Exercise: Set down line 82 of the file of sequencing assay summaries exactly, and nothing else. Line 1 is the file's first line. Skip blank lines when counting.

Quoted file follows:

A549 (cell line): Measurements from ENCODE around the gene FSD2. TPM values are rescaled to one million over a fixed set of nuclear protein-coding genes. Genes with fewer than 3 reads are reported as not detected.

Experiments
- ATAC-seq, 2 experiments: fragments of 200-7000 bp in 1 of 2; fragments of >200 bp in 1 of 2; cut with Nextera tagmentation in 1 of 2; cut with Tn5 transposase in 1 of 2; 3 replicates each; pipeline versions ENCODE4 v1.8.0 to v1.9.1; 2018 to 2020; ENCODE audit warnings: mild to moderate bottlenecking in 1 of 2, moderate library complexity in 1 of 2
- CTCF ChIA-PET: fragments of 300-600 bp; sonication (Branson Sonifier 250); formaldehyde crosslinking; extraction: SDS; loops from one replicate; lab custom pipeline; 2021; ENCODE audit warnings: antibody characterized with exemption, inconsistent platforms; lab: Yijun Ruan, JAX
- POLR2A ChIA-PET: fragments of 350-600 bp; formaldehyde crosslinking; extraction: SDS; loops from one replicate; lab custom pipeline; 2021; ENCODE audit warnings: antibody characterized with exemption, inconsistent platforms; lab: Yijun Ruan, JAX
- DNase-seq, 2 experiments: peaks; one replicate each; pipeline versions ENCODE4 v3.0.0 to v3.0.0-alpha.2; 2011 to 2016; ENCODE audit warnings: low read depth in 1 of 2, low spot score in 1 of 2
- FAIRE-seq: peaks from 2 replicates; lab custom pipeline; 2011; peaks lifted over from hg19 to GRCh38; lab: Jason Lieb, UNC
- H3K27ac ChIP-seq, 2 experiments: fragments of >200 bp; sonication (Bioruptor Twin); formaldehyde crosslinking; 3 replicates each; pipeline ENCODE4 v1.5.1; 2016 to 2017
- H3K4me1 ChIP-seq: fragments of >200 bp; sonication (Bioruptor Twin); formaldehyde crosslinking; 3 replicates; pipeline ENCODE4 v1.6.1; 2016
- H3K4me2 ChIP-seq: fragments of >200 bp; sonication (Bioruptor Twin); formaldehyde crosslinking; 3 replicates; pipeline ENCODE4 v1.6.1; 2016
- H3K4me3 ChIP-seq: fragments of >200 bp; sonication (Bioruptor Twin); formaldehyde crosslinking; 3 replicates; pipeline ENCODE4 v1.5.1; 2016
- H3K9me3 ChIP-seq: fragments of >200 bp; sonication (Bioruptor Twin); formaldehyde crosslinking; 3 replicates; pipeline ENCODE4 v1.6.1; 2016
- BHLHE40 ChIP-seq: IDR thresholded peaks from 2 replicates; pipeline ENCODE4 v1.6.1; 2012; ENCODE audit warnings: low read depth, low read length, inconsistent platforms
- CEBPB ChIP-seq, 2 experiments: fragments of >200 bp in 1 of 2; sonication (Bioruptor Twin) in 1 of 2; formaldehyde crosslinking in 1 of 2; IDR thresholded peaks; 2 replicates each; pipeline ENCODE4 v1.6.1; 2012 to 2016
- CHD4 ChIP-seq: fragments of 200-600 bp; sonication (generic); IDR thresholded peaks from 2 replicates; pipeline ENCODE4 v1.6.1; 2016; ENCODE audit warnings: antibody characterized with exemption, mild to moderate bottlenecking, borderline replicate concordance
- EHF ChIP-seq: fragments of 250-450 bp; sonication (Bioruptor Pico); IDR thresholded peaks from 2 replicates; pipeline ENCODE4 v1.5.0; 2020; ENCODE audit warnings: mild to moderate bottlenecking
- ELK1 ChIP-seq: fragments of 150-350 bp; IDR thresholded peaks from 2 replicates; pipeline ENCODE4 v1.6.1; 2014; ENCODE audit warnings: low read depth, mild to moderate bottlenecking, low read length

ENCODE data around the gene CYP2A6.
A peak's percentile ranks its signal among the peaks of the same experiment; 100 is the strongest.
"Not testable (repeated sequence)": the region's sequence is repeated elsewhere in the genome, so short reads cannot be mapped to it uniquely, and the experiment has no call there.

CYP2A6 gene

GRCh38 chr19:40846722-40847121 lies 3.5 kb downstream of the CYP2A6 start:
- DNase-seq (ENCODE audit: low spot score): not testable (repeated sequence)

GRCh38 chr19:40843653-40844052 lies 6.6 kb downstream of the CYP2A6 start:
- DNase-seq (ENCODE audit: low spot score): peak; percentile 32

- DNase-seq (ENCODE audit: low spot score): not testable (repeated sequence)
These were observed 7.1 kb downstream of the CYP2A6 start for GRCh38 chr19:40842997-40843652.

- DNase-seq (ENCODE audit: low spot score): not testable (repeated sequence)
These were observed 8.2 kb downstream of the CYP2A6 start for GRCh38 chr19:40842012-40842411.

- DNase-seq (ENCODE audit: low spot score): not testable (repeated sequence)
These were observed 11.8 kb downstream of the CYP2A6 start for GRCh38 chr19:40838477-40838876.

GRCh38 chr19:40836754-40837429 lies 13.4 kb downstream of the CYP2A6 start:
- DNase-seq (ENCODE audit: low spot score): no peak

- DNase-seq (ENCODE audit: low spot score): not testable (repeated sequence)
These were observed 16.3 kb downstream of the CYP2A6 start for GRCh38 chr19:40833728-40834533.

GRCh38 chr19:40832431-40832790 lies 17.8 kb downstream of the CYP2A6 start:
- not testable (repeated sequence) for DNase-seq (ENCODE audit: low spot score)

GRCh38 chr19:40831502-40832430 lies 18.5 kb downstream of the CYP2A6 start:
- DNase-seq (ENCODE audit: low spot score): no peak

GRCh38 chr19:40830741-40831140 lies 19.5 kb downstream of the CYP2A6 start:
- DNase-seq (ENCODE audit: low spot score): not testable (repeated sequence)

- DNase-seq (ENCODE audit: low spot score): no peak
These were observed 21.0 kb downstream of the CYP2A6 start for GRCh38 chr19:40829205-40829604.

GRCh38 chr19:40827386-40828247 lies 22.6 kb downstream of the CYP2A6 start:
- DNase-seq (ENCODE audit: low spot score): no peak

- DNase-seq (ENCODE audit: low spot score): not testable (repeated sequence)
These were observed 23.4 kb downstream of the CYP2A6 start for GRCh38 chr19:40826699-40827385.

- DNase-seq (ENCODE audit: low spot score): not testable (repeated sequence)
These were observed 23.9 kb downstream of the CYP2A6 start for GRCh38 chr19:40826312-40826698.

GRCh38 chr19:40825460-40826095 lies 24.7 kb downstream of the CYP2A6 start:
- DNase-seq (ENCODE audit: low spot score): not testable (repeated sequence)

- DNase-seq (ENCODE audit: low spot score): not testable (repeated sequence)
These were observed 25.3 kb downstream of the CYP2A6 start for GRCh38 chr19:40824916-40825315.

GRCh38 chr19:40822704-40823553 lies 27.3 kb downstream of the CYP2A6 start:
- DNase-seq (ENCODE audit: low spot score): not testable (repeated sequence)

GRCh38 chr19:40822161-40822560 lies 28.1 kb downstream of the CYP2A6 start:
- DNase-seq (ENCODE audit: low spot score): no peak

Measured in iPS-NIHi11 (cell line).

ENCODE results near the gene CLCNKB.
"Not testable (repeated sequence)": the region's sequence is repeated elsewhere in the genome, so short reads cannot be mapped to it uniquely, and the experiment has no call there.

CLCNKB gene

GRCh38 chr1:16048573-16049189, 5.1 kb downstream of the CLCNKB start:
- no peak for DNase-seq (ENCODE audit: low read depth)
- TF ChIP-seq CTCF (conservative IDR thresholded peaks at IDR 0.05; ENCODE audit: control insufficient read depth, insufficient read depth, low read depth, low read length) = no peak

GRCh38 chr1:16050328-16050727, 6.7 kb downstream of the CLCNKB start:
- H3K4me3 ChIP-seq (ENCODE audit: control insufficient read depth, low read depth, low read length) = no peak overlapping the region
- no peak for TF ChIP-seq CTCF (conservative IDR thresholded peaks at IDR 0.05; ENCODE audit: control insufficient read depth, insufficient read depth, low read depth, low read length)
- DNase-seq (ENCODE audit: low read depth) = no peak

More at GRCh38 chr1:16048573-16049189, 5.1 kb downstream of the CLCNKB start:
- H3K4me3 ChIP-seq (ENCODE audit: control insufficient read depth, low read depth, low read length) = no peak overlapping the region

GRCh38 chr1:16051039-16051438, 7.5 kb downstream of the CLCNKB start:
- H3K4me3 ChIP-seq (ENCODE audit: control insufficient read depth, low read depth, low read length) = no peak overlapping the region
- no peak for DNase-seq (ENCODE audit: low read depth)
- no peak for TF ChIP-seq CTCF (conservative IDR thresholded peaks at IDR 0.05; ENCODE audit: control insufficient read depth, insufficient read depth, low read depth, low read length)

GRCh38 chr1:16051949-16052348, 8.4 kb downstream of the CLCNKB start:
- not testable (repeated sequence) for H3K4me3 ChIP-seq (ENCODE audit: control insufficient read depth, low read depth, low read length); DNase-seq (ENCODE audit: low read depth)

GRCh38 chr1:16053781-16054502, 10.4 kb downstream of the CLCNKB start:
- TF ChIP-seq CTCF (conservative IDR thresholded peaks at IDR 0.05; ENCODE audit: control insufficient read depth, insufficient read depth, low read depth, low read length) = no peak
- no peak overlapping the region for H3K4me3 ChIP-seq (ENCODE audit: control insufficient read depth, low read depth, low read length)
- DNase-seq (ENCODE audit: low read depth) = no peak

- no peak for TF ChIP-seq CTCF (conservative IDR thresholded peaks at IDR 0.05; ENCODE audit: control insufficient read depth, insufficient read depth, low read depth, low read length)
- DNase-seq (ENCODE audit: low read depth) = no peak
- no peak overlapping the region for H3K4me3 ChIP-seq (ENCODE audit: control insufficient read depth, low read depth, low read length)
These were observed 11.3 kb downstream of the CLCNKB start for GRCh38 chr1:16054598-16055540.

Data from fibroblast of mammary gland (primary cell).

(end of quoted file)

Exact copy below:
- DNase-seq (ENCODE audit: low read depth) = no peak